Various techniques, such as the play of light reflected from walls to cast mysterious shadows, the gentle filtration of subdued light through openings, and the strategic use of light as a focal point, have all been employed to symbolize a fundamental connection to the divine. In this context, natural light emerges as a significant element of religious symbolism.

Upon entering a temple, one is often greeted by the glare of sunlight, initiating a journey inward through gradually darkening spaces. Eventually, the pilgrim arrives at the innermost sanctum, shrouded in total darkness. This deliberate treatment of light ensures that as the pilgrim progresses towards the garbhagriha (inner sanctum), their eyes adjust to the darkness, promoting a state of mind conducive to worship and free from worldly distractions.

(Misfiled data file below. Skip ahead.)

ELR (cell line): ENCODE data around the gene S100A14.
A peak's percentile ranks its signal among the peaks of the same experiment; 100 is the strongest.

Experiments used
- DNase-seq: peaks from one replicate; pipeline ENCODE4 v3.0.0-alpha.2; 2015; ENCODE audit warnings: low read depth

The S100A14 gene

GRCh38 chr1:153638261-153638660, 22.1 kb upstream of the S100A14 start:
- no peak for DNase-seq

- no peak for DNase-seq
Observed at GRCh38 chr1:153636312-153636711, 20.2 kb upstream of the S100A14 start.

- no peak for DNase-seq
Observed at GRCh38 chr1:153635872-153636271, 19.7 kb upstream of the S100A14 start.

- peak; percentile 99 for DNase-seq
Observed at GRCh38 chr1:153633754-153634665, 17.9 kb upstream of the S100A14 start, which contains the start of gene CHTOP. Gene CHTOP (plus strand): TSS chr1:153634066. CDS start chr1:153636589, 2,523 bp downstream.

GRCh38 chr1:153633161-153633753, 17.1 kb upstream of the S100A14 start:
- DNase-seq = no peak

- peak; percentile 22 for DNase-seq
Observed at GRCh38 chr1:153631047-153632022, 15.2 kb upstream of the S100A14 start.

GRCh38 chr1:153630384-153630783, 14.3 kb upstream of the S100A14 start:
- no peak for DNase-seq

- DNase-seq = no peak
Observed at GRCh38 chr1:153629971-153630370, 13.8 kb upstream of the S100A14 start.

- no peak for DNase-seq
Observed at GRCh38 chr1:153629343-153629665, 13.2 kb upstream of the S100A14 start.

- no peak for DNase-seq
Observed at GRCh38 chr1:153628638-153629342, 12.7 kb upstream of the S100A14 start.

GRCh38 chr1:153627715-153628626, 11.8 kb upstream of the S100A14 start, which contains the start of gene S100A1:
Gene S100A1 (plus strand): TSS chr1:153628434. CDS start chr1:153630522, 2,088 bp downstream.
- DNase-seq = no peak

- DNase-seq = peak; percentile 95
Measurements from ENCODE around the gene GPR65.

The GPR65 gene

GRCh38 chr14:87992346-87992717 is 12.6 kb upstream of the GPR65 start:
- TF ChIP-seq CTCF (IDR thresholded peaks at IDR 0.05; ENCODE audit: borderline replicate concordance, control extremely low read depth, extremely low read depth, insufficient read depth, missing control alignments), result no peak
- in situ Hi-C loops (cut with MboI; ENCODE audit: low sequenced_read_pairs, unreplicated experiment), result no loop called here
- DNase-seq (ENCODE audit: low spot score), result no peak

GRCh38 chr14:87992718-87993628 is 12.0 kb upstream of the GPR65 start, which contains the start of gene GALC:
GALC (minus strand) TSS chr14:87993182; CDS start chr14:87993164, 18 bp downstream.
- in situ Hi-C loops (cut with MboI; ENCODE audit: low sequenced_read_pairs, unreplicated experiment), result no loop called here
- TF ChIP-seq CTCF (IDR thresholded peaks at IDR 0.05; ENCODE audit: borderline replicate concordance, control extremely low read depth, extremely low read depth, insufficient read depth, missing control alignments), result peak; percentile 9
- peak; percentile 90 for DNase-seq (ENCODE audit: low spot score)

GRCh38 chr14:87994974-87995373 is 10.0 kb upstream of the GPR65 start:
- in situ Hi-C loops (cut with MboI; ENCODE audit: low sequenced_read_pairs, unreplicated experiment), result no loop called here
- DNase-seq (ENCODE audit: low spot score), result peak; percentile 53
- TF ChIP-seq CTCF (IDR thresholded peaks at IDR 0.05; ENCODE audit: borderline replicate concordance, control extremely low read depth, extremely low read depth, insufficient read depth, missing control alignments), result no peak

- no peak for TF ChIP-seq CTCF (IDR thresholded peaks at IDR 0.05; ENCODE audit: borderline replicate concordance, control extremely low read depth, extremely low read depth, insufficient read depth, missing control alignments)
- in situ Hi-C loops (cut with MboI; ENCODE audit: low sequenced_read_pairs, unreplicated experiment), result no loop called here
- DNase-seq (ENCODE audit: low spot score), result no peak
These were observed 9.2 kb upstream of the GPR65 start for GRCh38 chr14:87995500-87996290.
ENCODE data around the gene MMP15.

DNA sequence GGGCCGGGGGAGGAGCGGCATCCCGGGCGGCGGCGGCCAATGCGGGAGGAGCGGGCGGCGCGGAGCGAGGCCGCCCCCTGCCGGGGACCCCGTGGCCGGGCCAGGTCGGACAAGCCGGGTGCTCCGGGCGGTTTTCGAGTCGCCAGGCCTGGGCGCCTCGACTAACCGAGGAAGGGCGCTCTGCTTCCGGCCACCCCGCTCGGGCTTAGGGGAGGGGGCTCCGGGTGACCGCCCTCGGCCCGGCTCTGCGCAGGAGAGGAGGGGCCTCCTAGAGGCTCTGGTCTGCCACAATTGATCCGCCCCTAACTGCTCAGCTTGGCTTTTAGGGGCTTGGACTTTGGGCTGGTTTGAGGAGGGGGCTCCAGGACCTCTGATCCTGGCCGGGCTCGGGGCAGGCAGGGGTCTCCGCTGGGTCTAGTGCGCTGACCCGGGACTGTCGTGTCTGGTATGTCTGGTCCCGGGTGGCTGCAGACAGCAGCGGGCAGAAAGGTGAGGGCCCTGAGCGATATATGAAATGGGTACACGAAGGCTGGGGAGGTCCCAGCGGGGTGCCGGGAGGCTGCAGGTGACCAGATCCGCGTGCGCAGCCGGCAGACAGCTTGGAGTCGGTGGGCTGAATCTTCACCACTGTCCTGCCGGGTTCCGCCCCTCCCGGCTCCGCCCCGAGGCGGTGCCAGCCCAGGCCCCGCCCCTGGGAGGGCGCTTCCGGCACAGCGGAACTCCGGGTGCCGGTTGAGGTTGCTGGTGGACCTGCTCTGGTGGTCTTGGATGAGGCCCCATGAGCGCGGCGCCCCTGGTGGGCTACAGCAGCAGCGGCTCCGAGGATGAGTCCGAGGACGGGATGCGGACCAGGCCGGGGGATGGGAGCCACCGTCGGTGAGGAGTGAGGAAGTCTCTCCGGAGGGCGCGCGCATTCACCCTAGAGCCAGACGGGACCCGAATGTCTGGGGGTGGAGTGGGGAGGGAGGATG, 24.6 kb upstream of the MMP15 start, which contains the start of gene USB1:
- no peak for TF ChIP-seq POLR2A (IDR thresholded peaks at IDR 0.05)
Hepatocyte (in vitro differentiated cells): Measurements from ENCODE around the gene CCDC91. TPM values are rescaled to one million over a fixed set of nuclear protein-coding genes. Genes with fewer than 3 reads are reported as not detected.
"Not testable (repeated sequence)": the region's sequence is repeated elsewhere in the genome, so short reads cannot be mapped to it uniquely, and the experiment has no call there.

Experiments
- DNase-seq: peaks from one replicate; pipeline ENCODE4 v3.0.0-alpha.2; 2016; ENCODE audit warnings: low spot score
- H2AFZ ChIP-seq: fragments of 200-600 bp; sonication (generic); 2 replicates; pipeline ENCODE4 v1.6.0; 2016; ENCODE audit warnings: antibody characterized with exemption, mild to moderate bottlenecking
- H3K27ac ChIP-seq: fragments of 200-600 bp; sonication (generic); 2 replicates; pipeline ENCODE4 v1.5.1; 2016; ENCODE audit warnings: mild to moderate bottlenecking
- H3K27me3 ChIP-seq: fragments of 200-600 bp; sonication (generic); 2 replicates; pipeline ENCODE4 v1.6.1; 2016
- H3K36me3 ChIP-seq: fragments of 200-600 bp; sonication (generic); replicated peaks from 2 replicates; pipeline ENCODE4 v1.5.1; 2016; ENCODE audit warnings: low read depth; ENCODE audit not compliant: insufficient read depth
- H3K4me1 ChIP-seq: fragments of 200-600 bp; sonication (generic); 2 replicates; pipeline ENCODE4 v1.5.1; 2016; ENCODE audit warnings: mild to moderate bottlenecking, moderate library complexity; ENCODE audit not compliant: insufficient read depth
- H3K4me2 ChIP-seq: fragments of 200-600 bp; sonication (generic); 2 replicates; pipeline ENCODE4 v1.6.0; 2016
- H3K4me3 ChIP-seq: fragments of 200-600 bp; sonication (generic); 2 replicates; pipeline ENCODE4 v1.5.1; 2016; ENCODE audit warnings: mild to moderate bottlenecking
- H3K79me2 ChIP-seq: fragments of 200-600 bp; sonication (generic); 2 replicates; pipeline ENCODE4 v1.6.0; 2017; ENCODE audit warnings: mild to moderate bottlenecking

Consequently, the halls preceding the sanctum are maintained in semi-darkness, while the innermost chamber remains pitch dark. Along this journey, the pilgrim traverses numerous doorways, collonaded halls, and corridors leading to sacred spaces beyond.

The sacred carvings adorning the walls, pillars, architraves, and ceilings of these interior compartments leave a profound impact on the devotee's psyche, preparing them for the encounter with the divine. As the devotee approaches the sanctum, they pause at the door, adorned with intricate carvings depicting river goddesses, symbolizing purification from earthly impurities. With mind and soul now focused on the enshrined divinity, the devotee offers worship individually to the deity housed within the sanctum sanctorum.